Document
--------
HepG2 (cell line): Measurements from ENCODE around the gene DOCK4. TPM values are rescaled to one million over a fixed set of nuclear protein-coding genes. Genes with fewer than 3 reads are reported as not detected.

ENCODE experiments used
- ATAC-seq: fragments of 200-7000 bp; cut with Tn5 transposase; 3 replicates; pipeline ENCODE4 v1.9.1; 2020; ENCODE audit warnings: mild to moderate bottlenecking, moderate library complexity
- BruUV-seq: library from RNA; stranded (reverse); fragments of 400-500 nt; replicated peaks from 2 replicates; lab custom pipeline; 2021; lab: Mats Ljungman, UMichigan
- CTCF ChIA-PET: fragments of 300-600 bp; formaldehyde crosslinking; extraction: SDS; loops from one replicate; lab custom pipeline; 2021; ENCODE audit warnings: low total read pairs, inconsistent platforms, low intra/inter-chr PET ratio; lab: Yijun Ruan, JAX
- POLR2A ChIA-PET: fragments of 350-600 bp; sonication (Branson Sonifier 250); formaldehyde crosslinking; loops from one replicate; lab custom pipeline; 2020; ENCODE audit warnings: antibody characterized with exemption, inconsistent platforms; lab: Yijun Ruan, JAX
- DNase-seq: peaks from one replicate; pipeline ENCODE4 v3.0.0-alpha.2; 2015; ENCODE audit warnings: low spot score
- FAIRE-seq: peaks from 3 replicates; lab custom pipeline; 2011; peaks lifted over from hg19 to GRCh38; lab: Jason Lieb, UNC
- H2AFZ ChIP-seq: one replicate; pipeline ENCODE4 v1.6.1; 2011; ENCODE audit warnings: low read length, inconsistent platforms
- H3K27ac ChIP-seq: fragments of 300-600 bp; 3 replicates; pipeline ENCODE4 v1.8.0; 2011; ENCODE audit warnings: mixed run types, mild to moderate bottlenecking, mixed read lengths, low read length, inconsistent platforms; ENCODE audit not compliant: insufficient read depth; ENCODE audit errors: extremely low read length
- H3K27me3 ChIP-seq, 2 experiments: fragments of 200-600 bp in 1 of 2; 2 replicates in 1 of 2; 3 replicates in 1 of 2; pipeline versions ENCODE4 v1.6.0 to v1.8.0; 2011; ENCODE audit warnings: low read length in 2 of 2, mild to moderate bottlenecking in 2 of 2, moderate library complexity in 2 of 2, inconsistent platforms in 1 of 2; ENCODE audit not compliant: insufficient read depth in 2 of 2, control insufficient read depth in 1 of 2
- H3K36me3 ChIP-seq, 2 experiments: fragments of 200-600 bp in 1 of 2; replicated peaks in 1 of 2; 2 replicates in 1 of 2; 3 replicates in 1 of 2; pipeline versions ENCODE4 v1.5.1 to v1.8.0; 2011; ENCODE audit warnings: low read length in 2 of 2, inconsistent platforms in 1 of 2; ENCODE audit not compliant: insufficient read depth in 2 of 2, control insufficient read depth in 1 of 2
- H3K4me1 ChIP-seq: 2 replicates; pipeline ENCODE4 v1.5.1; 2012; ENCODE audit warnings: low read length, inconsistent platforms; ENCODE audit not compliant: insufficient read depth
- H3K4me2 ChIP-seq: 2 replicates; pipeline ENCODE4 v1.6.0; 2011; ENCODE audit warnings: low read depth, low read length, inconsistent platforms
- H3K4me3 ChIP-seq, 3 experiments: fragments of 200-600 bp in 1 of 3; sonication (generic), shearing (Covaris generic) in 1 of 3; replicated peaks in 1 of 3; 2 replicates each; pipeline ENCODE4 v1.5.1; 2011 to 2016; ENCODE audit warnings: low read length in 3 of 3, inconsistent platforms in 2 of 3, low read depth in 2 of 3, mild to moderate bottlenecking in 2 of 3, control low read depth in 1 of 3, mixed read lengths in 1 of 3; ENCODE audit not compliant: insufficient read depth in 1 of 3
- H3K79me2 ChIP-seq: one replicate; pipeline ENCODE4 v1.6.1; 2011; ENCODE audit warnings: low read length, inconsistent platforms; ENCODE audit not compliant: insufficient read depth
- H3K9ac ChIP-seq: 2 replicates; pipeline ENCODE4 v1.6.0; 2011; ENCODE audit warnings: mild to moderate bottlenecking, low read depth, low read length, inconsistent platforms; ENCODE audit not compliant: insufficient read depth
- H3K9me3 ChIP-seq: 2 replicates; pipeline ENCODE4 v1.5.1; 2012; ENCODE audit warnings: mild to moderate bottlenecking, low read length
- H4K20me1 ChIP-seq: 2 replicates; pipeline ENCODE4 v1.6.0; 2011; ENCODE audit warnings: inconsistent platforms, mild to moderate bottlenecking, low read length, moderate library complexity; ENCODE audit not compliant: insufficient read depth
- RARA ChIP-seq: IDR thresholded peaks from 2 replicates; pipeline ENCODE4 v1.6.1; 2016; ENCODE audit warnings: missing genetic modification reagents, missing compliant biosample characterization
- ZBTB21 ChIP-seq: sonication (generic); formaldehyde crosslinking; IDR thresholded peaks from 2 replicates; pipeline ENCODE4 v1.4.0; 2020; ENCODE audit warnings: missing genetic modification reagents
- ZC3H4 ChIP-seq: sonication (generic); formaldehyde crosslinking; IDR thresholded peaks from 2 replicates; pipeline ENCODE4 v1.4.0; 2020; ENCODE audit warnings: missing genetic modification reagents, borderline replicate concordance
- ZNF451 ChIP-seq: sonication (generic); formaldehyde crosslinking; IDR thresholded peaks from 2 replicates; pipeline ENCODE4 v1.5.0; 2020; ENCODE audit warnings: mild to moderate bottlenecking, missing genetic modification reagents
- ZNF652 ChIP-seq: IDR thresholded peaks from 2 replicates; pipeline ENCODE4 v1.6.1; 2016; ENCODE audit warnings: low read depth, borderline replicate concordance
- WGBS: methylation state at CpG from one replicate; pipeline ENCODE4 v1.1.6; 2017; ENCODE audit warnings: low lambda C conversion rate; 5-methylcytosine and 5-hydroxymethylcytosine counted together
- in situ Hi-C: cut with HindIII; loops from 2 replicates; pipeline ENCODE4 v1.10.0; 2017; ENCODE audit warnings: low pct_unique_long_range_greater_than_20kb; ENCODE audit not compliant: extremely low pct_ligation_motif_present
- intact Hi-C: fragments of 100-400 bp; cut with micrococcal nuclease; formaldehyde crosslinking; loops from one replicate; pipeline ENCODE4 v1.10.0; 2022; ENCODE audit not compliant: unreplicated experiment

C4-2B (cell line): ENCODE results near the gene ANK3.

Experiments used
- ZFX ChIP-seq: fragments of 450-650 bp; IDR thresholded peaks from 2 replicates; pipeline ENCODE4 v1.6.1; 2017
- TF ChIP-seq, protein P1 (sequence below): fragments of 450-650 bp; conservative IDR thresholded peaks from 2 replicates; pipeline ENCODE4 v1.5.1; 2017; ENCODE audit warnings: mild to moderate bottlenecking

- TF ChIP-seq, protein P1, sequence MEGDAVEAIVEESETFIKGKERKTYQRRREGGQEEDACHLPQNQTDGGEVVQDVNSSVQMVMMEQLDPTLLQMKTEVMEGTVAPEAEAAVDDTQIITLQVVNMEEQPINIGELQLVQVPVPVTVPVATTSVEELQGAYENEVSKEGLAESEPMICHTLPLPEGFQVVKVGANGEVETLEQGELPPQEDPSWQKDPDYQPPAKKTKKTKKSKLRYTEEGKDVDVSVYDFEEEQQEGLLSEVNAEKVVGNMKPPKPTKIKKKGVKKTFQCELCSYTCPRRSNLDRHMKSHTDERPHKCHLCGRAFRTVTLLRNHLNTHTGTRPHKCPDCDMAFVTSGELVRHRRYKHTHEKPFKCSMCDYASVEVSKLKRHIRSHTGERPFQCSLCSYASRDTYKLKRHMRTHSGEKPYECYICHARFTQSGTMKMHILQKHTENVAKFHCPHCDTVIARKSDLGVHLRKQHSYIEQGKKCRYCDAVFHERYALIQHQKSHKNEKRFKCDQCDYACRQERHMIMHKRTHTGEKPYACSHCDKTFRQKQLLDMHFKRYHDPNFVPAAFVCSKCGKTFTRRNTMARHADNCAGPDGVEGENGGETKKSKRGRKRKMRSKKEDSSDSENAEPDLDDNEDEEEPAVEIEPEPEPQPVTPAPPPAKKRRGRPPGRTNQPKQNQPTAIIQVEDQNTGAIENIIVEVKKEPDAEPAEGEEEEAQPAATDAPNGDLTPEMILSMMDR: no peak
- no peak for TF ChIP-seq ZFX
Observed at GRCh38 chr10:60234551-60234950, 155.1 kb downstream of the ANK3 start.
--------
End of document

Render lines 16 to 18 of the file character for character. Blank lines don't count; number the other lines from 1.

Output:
- H3K79me2 ChIP-seq: one replicate; pipeline ENCODE4 v1.6.1; 2011; ENCODE audit warnings: low read length, inconsistent platforms; ENCODE audit not compliant: insufficient read depth
- H3K9ac ChIP-seq: 2 replicates; pipeline ENCODE4 v1.6.0; 2011; ENCODE audit warnings: mild to moderate bottlenecking, low read depth, low read length, inconsistent platforms; ENCODE audit not compliant: insufficient read depth
- H3K9me3 ChIP-seq: 2 replicates; pipeline ENCODE4 v1.5.1; 2012; ENCODE audit warnings: mild to moderate bottlenecking, low read length